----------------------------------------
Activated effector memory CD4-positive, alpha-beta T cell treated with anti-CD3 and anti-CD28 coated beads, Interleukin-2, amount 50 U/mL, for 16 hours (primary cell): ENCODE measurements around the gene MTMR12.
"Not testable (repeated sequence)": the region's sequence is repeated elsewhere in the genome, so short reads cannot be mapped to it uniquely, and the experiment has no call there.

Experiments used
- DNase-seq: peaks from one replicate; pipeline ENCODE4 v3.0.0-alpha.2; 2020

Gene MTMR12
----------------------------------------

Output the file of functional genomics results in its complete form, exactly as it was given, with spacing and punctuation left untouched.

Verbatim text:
Activated effector memory CD4-positive, alpha-beta T cell treated with anti-CD3 and anti-CD28 coated beads, Interleukin-2, amount 50 U/mL, for 16 hours (primary cell): ENCODE measurements around the gene MTMR12.
"Not testable (repeated sequence)": the region's sequence is repeated elsewhere in the genome, so short reads cannot be mapped to it uniquely, and the experiment has no call there.

Experiments used
- DNase-seq: peaks from one replicate; pipeline ENCODE4 v3.0.0-alpha.2; 2020

Gene MTMR12